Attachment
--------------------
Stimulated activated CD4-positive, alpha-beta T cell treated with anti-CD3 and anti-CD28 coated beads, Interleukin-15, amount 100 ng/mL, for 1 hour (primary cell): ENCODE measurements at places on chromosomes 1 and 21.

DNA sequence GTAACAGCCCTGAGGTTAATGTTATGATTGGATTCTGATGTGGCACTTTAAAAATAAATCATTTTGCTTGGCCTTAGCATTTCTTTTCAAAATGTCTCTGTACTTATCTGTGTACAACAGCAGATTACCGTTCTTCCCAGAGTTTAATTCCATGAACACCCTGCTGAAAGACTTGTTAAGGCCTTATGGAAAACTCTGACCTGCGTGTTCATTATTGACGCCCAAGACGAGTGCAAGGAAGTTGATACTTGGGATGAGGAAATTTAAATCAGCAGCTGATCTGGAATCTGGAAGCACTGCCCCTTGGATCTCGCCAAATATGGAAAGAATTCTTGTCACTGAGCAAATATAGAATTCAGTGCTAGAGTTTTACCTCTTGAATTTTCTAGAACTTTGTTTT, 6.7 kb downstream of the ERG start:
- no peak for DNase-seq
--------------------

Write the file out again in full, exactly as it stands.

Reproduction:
Stimulated activated CD4-positive, alpha-beta T cell treated with anti-CD3 and anti-CD28 coated beads, Interleukin-15, amount 100 ng/mL, for 1 hour (primary cell): ENCODE measurements at places on chromosomes 1 and 21.

DNA sequence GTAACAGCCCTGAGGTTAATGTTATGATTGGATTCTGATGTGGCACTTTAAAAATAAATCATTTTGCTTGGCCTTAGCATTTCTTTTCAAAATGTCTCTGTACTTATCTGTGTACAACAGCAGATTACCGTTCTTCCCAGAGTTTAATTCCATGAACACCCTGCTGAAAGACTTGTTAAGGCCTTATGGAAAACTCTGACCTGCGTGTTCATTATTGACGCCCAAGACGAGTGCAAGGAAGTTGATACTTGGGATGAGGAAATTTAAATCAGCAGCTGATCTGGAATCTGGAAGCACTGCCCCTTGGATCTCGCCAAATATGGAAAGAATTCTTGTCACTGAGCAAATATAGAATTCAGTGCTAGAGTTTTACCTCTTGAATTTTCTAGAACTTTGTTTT, 6.7 kb downstream of the ERG start:
- no peak for DNase-seq